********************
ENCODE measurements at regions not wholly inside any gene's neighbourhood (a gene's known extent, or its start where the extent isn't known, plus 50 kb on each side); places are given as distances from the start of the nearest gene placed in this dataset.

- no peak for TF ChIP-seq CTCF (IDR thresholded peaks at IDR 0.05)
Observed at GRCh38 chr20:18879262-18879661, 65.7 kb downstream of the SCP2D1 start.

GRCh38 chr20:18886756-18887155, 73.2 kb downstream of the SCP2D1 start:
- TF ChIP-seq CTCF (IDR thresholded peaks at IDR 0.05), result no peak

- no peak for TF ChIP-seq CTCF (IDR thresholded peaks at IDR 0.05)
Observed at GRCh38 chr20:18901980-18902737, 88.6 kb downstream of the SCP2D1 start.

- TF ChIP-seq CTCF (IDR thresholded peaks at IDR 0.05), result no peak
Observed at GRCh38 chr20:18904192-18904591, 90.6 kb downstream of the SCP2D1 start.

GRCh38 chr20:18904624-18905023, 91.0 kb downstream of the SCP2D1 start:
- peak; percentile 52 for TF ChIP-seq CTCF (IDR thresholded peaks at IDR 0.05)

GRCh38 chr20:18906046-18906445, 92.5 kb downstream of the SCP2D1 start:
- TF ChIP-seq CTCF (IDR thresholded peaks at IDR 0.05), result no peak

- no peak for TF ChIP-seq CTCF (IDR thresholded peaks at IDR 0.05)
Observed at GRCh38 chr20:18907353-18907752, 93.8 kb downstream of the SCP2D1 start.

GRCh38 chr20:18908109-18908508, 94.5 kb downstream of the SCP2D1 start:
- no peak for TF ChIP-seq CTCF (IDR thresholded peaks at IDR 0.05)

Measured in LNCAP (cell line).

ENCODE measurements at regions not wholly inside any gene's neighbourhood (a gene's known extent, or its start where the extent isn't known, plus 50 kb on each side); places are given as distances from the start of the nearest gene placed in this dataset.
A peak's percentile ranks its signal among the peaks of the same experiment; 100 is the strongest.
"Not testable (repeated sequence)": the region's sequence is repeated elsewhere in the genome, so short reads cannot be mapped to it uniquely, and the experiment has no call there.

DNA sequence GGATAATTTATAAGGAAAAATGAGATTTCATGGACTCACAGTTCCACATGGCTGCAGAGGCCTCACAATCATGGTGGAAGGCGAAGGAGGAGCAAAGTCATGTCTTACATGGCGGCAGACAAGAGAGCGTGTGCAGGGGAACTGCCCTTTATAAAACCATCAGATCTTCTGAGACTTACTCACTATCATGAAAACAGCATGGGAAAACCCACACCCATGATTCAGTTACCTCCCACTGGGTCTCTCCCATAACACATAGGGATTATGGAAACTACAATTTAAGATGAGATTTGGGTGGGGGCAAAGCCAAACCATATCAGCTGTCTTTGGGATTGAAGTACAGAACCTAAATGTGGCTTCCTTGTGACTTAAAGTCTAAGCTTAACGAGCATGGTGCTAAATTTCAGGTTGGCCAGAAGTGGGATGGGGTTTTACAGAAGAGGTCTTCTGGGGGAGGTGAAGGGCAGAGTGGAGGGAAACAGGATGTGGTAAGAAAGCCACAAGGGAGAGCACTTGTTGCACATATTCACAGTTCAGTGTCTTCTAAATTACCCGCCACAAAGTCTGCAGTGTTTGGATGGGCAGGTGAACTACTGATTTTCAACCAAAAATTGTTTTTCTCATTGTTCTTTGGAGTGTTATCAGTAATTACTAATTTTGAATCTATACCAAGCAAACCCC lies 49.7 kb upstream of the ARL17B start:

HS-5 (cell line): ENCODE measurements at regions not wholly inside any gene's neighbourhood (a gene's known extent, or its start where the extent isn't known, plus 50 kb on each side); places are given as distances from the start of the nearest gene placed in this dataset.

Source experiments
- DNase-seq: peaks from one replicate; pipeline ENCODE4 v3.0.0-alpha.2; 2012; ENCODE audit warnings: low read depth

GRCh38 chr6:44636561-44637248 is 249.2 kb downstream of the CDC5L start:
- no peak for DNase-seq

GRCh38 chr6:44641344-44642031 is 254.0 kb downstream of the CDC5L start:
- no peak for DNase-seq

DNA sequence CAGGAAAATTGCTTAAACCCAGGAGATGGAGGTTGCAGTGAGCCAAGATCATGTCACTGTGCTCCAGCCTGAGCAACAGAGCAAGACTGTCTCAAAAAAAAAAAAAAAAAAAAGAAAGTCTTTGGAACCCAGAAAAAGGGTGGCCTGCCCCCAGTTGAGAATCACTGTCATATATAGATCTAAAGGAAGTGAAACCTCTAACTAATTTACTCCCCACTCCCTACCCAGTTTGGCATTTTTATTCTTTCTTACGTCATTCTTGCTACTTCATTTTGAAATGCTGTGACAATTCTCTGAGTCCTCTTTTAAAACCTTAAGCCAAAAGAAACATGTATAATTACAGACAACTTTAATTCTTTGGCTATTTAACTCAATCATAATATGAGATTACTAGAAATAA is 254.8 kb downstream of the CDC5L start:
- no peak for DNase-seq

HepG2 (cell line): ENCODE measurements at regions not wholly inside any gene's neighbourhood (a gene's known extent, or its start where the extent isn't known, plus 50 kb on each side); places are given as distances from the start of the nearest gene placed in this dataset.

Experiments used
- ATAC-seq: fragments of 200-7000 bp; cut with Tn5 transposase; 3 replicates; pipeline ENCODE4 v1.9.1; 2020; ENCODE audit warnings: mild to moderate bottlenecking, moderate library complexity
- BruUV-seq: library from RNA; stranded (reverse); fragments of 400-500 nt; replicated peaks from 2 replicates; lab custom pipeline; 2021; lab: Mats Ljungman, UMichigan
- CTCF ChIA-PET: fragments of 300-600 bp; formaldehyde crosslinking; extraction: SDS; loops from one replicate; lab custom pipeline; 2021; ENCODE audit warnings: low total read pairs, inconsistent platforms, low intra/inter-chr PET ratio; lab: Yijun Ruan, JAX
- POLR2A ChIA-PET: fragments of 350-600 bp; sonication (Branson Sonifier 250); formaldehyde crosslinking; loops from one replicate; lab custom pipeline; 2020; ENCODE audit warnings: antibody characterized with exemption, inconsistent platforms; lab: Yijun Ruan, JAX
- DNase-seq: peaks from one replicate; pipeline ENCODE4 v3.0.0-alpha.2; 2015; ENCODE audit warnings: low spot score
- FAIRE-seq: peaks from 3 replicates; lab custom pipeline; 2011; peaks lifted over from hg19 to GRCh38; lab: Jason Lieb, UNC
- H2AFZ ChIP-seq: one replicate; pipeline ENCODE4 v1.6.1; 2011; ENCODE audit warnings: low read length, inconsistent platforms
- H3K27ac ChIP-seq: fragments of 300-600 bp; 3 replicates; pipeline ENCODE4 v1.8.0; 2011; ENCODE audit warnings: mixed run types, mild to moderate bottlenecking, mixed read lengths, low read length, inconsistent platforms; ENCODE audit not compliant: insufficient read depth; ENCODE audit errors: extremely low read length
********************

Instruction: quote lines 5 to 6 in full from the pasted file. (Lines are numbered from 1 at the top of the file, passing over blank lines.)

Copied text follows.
- TF ChIP-seq CTCF (IDR thresholded peaks at IDR 0.05), result no peak

- no peak for TF ChIP-seq CTCF (IDR thresholded peaks at IDR 0.05)